Both were problems under the Obama administration. In the case of the proposed Pebble Mine in Alaska, EPA effectively vetoed the project before the Army Corps permit approval process had even begun. In the case of West Virginia’s Spruce Mine, EPA blocked a coal mine that had already undergone extensive environmental review and was approved by the Corps. Henceforth, the EPA will work concurrently with the Army Corps’ permitting process rather than create its own separate process and timetables, according to Pruitt.
In the case of the Pebble Mine, EPA preemptively vetoed the project by means of a highly critical “scientific” assessment written by self-avowed mining opponents. Based on this assessment—and especially EPA’s speculation of harm to salmon populations—the agency issued a proposed determination that mining in Alaska’s Bristol Bay region would violate the Clean Water Act. This action effectively doomed the permit process before it could commence. Joining the mining company in objecting to this action was the state of Alaska itself, which had been granted the lands and mineral rights in question from the federal government for the express purpose of their future development.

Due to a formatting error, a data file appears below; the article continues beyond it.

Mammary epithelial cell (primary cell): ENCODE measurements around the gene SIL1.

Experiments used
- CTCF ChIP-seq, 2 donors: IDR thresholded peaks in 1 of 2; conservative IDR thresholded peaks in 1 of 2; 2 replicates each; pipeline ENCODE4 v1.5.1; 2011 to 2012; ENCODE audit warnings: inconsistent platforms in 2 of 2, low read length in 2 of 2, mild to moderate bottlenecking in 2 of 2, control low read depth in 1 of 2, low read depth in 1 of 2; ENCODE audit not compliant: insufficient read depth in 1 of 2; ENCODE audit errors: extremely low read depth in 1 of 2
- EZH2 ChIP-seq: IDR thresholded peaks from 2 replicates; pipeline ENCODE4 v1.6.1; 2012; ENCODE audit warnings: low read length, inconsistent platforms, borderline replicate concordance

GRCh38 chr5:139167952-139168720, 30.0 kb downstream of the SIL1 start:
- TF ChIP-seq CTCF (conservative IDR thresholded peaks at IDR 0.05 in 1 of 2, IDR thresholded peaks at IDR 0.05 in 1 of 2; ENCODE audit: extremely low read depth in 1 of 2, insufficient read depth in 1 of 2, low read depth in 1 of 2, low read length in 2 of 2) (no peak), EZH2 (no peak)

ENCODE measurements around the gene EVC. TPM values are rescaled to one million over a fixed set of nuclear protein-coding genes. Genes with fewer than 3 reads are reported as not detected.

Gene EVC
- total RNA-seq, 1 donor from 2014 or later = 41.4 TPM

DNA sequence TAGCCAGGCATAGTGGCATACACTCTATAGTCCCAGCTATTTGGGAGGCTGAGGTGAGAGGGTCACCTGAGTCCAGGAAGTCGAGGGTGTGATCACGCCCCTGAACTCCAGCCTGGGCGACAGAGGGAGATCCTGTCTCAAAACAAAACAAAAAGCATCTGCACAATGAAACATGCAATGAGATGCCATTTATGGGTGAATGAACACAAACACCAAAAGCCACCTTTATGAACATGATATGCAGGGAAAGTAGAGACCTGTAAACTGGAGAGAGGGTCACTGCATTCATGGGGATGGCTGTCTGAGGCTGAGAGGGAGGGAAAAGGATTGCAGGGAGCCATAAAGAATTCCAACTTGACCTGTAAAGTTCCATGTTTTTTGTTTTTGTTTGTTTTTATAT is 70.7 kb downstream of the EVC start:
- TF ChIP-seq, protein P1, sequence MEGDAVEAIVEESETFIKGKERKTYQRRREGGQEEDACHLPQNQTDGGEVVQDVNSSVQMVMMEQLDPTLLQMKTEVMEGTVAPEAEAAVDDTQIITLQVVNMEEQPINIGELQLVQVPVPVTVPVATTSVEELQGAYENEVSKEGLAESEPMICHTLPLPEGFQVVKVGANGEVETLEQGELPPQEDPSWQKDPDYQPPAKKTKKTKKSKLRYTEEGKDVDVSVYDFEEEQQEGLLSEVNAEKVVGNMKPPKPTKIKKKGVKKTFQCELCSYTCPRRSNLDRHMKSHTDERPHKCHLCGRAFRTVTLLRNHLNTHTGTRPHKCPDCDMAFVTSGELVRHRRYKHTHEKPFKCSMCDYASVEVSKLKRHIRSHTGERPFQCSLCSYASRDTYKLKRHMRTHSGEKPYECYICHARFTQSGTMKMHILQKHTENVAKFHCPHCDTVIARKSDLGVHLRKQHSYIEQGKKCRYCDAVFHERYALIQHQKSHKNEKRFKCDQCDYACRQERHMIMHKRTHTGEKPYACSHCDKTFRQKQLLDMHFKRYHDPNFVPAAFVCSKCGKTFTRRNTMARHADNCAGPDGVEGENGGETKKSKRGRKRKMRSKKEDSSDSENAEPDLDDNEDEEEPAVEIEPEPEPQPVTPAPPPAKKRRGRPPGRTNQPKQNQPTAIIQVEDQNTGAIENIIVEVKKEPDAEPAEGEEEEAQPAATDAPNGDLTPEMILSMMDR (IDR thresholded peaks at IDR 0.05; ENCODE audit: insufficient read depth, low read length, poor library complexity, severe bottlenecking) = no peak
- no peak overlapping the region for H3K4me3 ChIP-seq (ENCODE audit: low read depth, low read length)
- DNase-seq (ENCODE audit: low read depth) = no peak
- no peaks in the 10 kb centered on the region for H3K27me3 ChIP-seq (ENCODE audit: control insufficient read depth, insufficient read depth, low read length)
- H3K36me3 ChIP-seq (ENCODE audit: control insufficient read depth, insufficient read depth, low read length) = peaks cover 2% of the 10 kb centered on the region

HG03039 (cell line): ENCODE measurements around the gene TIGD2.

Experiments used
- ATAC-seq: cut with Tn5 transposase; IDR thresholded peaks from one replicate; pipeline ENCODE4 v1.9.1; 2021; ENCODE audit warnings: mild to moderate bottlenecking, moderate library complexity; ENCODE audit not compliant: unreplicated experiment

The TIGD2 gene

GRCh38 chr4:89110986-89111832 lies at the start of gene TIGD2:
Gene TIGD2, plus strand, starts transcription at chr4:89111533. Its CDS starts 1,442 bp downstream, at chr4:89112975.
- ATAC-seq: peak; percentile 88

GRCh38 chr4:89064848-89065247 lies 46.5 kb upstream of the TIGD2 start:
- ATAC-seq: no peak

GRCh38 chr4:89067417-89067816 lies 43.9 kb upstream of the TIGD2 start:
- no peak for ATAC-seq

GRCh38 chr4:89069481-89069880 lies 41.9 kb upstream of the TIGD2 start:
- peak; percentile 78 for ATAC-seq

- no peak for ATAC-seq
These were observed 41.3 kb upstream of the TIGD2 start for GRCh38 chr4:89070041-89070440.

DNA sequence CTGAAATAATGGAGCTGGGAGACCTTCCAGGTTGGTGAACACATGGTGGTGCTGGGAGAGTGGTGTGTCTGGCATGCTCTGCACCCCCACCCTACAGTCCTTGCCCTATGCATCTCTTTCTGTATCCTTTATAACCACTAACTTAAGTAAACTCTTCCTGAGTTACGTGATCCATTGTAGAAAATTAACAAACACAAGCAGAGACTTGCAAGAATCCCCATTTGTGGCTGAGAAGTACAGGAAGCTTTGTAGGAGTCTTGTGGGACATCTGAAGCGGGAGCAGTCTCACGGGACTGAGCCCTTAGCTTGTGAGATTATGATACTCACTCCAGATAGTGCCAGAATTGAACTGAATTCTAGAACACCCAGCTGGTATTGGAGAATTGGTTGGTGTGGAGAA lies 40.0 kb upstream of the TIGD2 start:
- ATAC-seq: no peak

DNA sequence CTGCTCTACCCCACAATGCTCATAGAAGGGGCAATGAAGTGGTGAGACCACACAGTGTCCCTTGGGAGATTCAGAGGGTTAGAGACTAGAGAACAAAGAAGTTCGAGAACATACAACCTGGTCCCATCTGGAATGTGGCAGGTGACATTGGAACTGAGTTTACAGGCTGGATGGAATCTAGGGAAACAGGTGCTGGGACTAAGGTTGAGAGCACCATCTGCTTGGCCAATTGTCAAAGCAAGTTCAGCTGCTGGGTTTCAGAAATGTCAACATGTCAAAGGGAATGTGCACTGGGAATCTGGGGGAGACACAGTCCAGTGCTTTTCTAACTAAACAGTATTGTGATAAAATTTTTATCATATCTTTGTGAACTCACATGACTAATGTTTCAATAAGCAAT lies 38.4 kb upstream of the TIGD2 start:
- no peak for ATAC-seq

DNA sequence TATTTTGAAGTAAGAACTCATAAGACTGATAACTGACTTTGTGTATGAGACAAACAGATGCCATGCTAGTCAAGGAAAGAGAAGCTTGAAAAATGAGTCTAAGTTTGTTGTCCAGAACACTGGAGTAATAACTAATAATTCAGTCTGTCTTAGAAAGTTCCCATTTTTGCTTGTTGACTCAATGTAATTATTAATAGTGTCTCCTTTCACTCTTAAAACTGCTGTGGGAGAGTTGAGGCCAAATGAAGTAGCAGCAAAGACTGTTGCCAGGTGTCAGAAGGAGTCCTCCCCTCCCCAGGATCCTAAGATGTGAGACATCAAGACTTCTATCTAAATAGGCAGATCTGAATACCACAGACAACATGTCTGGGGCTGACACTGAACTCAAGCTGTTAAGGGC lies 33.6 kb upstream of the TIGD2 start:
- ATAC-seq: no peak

The upcoming rulemaking, if done right, would be an important step in the right direction, though it should be noted that the Army Corps process under the Clean Water Act and the National Environmental Policy Act is daunting enough and could use some streamlining in its own right. But at least we would have one federal permitting process rather than two for major energy, infrastructure, and mining projects across the country.
The Obama EPA’s treatment of the Pebble Mine provides a textbook case of what the memorandum seeks to prevent. Nonetheless, Pruitt’s announcement explicitly left the previous administration’s actions largely intact, placing thousands of potential new jobs in doubt. Alaska’s holdings in and around Bristol Bay comprise an area the size of Ohio, and the region suffers from high unemployment.